Traumatic brain injury (TBI) is the leading cause of death in childhood; however only very few studies focusing on the specific pathophysiology and treatment have been published to date. Head trauma is more likely in young children than in adults given the same deceleration of the body due to their large and heavy heads and weak cervical ligaments and muscles. Resulting brain injury is more severe due to their thin, pliable skulls and the yet unfused sutures. Accordingly, children below the age of 4 years have lower chances of a full recovery after severe TBI, although in general, neurologic recovery after severe brain injury in children is better than in adults. The time course of brain injury can be divided into two steps: primary and secondary injury. Primary brain injury exclusively results from the initial impact. In contrast, adverse physiologic conditions during recovery after head trauma may account for additional brain damage, which is then referred to as secondary brain injury. As primary brain injury can only be influenced by preventive measures, all therapeutic efforts during the post-injury period focus on the reduction of secondary injury to the traumatized brain. Several mechanisms have been identified to be involved in the development of post-traumatic secondary brain injury, which render the rationale for the key treatment strategies. Three evidence based measures are of critical importance to prevent or minimize secondary brain injury: (1) avoid hypoxemia, (2) avoid post-traumatic arterial hypotension, and (3) refer the traumatized child to an experienced trauma team at a center that provides the availability of special equipment, e.g. for surgical procedures and airway management, for this age group. For several other therapeutical means, e.g. hypothermia or specific surgical interventions, clinical evidence to date is insufficient to allow recommendation as rescue treatment for children at risk of severe neurological sequelae following TBI. This review discusses the clinical implication of pathophysiologic mechanisms of TBI in the developing brain according to the recent literature and current guidelines. It follows the clinical approach to a head injured child, that can be divided into three phases, i.e. initial assessment and stabilization, followed by first tier, and if necessary second tier therapeutic interventions to assure adequate oxygenation and perfusion of the brain.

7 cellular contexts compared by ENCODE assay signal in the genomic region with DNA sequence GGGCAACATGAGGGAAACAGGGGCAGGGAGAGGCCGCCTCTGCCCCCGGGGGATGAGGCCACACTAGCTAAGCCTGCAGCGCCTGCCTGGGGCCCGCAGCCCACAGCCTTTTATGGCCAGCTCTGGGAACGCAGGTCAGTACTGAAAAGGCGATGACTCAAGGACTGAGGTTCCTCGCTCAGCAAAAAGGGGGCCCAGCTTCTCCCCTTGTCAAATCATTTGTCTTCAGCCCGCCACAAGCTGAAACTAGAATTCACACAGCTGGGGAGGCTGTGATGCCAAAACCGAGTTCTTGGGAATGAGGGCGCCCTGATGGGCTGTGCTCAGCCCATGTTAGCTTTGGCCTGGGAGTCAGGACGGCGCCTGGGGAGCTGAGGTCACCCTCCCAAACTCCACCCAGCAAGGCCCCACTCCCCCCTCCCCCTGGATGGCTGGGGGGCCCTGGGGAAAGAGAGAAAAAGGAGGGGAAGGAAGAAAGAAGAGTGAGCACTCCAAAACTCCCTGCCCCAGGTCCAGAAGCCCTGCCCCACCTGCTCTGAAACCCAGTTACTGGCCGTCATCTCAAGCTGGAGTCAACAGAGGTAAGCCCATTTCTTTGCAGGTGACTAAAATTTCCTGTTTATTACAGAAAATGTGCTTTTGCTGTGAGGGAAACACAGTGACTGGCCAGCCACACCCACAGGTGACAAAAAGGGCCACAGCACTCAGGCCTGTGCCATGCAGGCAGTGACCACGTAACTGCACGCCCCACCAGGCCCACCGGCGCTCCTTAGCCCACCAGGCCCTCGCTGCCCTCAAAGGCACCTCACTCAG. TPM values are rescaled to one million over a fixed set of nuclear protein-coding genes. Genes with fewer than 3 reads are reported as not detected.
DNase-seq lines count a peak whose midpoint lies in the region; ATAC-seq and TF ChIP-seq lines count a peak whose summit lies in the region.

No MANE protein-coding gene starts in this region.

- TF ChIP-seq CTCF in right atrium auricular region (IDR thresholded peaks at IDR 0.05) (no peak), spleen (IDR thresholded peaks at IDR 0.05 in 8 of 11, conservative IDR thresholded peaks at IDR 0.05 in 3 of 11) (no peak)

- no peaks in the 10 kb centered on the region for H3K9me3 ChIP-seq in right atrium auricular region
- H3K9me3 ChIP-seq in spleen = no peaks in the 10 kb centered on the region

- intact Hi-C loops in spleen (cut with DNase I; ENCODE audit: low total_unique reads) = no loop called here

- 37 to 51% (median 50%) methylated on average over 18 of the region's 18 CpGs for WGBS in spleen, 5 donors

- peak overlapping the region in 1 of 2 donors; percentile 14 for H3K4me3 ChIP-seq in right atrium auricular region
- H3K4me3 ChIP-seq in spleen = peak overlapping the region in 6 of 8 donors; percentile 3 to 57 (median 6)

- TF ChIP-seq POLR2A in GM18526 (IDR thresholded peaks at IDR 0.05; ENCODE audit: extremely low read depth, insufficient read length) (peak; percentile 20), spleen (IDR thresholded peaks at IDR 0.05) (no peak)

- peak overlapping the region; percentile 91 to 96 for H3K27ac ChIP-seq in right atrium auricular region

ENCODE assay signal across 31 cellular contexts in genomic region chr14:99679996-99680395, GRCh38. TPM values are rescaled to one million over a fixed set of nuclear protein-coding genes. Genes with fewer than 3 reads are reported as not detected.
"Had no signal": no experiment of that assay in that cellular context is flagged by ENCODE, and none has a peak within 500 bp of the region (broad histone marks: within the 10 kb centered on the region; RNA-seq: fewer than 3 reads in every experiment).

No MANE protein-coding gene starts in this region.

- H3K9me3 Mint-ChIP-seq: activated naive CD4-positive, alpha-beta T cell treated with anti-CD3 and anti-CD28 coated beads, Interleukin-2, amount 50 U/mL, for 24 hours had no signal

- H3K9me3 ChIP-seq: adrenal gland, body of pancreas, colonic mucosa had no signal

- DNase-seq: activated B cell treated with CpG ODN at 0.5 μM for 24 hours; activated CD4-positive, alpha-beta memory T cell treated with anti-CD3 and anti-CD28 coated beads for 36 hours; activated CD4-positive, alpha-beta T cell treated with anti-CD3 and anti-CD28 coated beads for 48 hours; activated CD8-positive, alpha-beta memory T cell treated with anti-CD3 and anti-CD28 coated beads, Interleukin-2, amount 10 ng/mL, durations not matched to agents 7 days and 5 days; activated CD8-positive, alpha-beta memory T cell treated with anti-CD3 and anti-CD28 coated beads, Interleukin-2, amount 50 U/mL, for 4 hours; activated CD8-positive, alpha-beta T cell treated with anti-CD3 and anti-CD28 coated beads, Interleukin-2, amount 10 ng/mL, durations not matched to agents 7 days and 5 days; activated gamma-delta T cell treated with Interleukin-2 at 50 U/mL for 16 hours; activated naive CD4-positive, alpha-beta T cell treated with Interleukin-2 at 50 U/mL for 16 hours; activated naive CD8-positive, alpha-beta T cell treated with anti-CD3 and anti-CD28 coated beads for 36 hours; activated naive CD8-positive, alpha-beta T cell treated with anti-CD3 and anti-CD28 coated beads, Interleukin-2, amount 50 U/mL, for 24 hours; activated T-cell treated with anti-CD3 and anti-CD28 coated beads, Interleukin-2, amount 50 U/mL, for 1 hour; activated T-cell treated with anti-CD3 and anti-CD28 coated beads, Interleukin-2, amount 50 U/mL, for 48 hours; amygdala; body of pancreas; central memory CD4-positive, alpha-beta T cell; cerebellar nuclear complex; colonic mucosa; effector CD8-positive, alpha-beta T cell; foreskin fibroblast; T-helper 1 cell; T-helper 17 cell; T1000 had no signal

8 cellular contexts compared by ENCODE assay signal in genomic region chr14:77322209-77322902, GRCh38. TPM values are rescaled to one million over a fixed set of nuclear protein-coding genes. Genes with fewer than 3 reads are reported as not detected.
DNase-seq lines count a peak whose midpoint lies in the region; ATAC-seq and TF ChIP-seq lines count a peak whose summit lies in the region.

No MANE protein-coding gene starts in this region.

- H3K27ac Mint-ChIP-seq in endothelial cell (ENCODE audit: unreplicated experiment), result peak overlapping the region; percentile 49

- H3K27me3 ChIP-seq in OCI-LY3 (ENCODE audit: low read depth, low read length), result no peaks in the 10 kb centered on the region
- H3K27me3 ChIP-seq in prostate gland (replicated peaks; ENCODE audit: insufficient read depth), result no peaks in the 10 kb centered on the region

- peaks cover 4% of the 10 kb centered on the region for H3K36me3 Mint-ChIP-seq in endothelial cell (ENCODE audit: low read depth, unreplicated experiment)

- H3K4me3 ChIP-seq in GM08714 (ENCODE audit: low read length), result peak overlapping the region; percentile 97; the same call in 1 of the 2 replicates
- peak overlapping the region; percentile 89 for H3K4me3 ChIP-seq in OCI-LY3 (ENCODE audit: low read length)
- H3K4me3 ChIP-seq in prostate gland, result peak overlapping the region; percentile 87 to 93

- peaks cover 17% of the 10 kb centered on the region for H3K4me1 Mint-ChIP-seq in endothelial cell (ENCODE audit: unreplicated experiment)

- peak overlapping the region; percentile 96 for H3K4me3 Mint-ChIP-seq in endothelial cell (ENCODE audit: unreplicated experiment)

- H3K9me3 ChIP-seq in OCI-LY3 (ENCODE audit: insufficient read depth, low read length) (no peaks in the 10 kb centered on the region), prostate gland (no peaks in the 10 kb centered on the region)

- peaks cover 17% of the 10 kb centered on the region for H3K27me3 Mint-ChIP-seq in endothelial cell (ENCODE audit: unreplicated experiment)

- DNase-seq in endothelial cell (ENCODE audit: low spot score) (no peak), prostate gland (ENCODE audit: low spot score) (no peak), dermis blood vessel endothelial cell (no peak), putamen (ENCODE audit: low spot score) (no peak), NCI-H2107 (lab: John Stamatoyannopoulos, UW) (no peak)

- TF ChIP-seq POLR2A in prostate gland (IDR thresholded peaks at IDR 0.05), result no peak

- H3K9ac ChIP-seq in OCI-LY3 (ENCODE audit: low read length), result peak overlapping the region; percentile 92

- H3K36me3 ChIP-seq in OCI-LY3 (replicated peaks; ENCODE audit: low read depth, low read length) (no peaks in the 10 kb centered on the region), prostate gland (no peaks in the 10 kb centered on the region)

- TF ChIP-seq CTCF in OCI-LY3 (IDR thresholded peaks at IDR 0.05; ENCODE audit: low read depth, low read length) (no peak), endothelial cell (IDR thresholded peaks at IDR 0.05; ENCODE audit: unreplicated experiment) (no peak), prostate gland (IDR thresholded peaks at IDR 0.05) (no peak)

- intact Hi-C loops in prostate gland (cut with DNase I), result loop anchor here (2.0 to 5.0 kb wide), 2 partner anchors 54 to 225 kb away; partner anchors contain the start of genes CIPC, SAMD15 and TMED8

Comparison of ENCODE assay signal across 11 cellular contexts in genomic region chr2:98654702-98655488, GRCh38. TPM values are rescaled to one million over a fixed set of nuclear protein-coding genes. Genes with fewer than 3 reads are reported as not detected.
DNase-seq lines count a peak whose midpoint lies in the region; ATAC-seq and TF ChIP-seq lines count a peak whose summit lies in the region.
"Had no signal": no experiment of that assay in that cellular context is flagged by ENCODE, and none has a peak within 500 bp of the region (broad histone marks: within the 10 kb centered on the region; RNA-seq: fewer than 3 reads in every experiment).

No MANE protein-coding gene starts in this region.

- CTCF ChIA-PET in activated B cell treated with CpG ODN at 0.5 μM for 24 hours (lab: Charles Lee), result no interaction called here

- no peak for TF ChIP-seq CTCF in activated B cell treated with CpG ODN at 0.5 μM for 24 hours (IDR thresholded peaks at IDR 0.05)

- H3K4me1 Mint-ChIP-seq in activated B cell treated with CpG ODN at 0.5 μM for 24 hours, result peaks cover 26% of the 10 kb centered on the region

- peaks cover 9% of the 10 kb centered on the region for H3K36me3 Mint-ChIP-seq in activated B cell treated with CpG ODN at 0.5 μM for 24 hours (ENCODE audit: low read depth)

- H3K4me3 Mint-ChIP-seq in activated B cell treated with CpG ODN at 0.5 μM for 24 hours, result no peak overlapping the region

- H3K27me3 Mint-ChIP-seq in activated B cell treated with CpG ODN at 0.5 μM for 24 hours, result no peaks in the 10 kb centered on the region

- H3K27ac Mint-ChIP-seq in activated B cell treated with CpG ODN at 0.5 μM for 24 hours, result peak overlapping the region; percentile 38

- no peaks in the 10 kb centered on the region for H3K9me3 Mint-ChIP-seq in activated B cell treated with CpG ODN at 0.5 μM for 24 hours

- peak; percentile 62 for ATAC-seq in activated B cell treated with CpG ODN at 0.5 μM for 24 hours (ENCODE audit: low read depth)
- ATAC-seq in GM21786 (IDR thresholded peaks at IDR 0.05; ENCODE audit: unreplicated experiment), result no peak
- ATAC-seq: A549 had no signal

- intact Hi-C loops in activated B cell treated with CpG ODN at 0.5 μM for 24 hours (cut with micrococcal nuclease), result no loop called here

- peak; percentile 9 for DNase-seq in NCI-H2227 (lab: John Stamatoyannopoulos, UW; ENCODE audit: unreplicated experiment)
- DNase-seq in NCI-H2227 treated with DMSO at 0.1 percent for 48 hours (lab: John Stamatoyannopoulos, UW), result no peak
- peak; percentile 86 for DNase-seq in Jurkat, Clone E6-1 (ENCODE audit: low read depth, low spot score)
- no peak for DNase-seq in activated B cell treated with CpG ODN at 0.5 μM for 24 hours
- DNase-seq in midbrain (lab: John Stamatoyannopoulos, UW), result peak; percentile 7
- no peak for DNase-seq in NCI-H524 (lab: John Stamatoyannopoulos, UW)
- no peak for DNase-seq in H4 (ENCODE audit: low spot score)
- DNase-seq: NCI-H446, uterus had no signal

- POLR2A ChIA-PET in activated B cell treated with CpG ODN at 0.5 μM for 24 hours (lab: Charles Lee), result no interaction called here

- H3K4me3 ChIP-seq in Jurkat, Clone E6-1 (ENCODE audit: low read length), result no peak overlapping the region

ASJC Scopus subject areas
- Pathology and Forensic Medicine
- Cell Biology